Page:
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How I discovered that my voice is my freedom – part 2

How I discovered that my voice is my freedom – part 2

“Girls education is not worth the hassle, the beauty of a woman manifested is when she is married.” In many of our languages there are sayings that de-value girls’ education. However education has set my family free from the cultural baggage of “the ideal wife”. Illiteracy is still high in my country about 75% of the population is illiterate. My husband was the first generation of University graduates in his family. It was rear amongst his ethnic group, especially in the 1970s and 80s. At the same time I was also the first girl in my family to complete high school in the 1980s. This gave us a unique opportunity to build a new generation of family life where education would be a priority and women’s voice are loud and clear. This was a silent revolution our own way. We did not argue with the “elders” as expected but we took them by surprise with whatever we wanted to do.

It is the business of couples to decide how to plan their family life and nobody should decide that for them. We decided to space the birth of our children. It became a concern that our first child had to be four years old before we had another one. Something must have been wrong and the most obvious thing culturally was that I the woman had a fertility problem. Delegation of aunties came to find out what the problem was. In our society the man is the last suspect when a couple do not have children. To find a solution some husbands would be forced into polygamy just to have many children. I was expected to provide an answer because there is a general assumption that infertility and sub-fertility is mostly because the woman has a problem. But I had already prepared my answer because there were unofficial hints that I did not have another child for “too long”. I told my aunts “it was not Allah’s time for us to have another child” this kept them dump for a moment, because they could not question God so to speak. Once again my voice gave me freedom.

As the years went by through my work as a broadcaster, I came into contact with anti female genital mutilation- (FGM) campaigners. In the mid eighties, the only women’s organization that dared speak about a taboo subject such as FGM was GAMCOTRAP. I reported on its activities and I found myself taking an activist stand to discuss the issues on radio. Today I work full time for GAMCOTRAP.

By 1993, I had to face another challenge where my voice would give me my complete freedom. I had another baby girl - my symbol of complete freedom. She is my guinea pig in my 18 years of experimenting that I do not have to follow tradition and culture blindly. They are coded belief and practices and we have to be courageous enough to unpack them. The unpacking in my family was not easy but it had to be done. I had to take some risks and this contributed to who I am today.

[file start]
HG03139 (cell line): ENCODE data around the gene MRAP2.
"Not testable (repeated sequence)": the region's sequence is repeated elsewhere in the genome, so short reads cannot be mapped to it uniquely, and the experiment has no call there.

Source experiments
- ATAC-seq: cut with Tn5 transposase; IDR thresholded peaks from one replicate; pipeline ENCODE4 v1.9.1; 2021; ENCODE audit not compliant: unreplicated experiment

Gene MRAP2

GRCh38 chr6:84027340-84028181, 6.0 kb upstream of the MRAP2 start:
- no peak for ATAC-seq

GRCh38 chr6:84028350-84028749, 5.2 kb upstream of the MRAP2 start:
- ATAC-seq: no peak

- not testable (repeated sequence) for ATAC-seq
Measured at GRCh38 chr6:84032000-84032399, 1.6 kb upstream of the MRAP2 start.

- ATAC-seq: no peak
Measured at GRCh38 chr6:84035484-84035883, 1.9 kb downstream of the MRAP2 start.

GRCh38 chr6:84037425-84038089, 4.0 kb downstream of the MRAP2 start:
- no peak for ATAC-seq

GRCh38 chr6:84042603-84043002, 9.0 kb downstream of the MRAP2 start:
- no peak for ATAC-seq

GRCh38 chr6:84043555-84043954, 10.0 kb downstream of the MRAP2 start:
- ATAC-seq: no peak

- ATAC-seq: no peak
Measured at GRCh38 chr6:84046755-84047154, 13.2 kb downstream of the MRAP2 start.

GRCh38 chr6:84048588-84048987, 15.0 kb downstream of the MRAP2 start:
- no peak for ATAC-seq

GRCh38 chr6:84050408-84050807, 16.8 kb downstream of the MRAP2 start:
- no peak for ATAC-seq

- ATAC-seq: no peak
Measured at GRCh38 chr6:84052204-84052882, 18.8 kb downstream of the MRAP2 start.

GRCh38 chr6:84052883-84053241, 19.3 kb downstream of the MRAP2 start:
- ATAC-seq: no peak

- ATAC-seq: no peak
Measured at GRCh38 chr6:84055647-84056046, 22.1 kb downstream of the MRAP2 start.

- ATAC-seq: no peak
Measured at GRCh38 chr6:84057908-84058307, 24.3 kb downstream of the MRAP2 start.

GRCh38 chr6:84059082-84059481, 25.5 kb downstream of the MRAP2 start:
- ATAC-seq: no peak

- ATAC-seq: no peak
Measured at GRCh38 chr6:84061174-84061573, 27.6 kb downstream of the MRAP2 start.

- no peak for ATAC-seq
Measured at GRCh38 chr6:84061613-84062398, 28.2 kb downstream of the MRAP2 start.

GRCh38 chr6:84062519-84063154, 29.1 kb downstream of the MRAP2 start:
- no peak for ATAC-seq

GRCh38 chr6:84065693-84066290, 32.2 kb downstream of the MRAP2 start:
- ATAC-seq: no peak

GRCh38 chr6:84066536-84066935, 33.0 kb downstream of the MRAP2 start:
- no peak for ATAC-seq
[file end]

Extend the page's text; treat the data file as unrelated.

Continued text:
In our culture when a woman gives birth, she is massaged as she recovers from childbirth. I took the risk for that not to happen when I took the decision to get my baby’s ear pierced in the hospital instead of waiting for the traditional rites as expected, for the decision to be taken by others.

I took the risk of being snubbed by family members because I would not subject my baby to FGM. I took the risk of being identified as a Westerner or “Tubab” because I would not abruptly wean my baby from the breast milk and let her cried for the whole day and kept away from me for at least a week for her to forget the breast milk. I took the risk of being categorized as a ‘mad woman’ because I had taken the decision that no family member would bully me to be carrying my baby with me for fear that she would be subjected to FGM in my absence. I made a declaration to my extended family. “If anybody subjects my baby to FGM, three things would happen. I would make sure that I leave a mark on the person’s face to be a permanent reminder for mutilating my baby. I would be imprisoned for causing bodily harm and finally I would be divorced,” because the likely person to do it would have been one of my in-laws.
My voice become my freedom that baby is now 18 years old. She has survived the risk of being married at 14 years of age and today she would not have been admitted to Kwame Nkrumah University of Science and Technology in Kumasi, Ghana to pursue an undergraduate study. My voice is my freedom.

Amie

Comments

ArtByMia's picture

Thank you

Thank you for sharing such a wonderful piece of writing and sharing your most powerful tool to FREEDOM your VOICE!! yu are a true inspiration to many!!

Mia

amiesissoho's picture

Thanks

Hi Mia,

it is interesting when you discover that things you take for granted are what people struggle for everyday. Thanks for reading it.

Amie

Amie

Stella Paul's picture

Moving

If I ever were to carry a little book title 'my heroes', your name would be on its very first page! Pen on!

Stella Paul
Twitter: @stellasglobe

amiesissoho's picture

What an encouragement!

Dear Stella,

what a sisterhood spirit of encouragement. Thanks you very much. The sad thing is there are many more women and girls out there in our communities who cannot write their stories or dear speak out but we shall speak for ourselves and in the process speak for those who have the confident to tell us their stories.

My voice is my freedom

Amie

Amie

YAOtieno's picture

Your freedom voice

Loved reading every bit of your story. Laughed really loud at the last part o your story - I will leave a mark on someones face...!! It worked!!!

Keep writing,

Y

A candle looses nothing my lighting another

amiesissoho's picture

Thanks

You're welcome. at times they have to think you're not "normal' for you to get your freedom.

Cheers,

Amie

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